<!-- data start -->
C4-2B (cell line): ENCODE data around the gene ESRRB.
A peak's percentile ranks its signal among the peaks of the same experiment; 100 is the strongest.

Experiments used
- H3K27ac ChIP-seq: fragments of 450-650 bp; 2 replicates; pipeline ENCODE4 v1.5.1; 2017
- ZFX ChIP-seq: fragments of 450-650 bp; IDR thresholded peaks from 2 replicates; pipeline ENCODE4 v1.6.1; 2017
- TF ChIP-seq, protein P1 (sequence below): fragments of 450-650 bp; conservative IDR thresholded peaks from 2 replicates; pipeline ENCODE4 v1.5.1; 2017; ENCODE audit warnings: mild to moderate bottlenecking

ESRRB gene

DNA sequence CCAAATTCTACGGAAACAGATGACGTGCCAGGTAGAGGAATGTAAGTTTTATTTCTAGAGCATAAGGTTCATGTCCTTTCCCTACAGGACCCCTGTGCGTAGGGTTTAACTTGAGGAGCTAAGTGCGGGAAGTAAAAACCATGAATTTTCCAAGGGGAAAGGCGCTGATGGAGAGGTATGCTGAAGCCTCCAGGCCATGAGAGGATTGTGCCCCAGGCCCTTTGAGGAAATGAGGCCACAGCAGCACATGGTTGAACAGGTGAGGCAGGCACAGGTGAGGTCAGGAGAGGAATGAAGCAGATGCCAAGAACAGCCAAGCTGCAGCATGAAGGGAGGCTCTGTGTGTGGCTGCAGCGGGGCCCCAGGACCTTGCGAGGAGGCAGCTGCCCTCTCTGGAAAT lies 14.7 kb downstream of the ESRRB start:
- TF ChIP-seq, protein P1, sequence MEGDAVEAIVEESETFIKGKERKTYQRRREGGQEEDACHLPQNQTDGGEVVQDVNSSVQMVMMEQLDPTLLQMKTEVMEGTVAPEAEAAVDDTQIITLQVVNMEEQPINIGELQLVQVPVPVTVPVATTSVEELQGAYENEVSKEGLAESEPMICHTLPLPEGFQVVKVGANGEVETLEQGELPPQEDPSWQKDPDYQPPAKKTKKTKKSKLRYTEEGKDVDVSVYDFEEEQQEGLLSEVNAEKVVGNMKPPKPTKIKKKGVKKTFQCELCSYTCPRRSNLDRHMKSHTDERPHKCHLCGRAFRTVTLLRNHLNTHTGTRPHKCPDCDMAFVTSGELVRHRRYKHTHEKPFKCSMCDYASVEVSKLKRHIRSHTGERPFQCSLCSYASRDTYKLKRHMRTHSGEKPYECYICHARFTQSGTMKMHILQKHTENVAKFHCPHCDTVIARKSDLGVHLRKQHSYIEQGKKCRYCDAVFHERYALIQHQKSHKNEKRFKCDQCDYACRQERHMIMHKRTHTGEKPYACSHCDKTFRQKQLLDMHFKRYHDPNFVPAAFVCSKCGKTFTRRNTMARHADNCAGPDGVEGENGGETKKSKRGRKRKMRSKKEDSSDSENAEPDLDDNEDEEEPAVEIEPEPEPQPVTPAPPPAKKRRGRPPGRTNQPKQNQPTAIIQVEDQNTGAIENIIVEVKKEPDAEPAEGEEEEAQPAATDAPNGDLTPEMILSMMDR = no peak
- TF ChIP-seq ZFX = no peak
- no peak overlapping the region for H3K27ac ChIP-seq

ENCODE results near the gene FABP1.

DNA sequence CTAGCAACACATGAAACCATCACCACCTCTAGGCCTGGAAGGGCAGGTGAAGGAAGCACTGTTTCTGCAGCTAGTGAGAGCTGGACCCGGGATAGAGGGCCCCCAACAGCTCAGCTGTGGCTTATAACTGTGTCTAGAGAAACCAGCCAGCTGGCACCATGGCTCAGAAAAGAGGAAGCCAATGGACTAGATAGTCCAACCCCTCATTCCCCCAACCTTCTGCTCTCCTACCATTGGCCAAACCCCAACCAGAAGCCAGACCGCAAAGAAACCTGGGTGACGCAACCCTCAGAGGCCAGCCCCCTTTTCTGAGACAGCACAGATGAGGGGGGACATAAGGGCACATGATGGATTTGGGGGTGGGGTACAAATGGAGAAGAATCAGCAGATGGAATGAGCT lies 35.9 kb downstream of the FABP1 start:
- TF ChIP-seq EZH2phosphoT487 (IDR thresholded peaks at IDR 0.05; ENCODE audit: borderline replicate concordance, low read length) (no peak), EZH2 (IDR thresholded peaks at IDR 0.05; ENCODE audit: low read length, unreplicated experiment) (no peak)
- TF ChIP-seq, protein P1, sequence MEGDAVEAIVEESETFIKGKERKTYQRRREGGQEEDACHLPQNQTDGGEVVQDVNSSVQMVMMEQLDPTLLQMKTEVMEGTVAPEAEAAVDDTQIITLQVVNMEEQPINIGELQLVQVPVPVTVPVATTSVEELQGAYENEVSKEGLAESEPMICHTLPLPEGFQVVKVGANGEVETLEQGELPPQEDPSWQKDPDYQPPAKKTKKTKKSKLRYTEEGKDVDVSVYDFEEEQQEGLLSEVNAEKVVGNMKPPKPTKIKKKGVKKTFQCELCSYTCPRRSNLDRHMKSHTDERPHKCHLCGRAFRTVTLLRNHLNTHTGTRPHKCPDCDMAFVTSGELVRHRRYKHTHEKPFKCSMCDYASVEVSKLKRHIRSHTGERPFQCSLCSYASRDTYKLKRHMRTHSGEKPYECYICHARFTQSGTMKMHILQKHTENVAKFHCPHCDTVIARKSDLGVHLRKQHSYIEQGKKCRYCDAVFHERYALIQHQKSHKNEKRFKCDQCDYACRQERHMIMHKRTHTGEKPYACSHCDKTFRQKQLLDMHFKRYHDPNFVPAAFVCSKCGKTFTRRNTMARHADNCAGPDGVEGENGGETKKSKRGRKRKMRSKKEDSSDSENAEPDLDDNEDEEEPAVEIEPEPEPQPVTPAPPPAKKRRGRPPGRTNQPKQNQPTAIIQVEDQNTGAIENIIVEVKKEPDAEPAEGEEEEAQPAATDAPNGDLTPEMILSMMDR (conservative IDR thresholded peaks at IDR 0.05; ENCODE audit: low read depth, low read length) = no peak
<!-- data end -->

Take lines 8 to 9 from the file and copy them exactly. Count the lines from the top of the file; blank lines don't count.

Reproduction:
DNA sequence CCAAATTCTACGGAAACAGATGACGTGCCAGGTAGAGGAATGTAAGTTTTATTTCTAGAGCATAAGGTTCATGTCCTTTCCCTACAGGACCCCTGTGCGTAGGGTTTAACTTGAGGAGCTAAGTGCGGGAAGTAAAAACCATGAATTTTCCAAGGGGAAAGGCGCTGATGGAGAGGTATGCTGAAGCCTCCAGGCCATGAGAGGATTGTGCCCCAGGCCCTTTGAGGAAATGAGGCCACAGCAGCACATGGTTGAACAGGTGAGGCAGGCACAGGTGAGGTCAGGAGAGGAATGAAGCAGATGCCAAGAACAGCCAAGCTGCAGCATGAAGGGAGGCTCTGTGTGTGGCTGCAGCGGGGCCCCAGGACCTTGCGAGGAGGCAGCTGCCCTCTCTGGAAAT lies 14.7 kb downstream of the ESRRB start:
- TF ChIP-seq, protein P1, sequence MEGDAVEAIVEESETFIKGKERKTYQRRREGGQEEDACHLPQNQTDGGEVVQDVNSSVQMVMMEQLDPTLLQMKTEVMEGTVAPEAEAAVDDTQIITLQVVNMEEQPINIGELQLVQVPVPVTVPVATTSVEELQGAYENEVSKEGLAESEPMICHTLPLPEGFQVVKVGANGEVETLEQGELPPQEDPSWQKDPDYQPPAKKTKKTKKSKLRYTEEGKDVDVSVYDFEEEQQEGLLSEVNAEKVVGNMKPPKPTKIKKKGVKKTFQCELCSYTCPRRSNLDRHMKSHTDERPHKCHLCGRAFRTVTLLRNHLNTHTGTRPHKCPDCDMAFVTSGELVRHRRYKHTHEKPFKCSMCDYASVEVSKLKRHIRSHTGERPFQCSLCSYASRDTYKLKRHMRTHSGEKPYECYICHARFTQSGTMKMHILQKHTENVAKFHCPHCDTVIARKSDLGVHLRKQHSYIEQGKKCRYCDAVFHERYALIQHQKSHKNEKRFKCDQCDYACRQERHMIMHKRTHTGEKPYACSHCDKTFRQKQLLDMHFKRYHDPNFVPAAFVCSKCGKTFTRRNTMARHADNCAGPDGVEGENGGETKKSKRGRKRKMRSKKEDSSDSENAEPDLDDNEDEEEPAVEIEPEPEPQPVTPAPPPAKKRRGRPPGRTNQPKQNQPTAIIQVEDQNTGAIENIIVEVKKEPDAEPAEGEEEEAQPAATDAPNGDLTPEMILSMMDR = no peak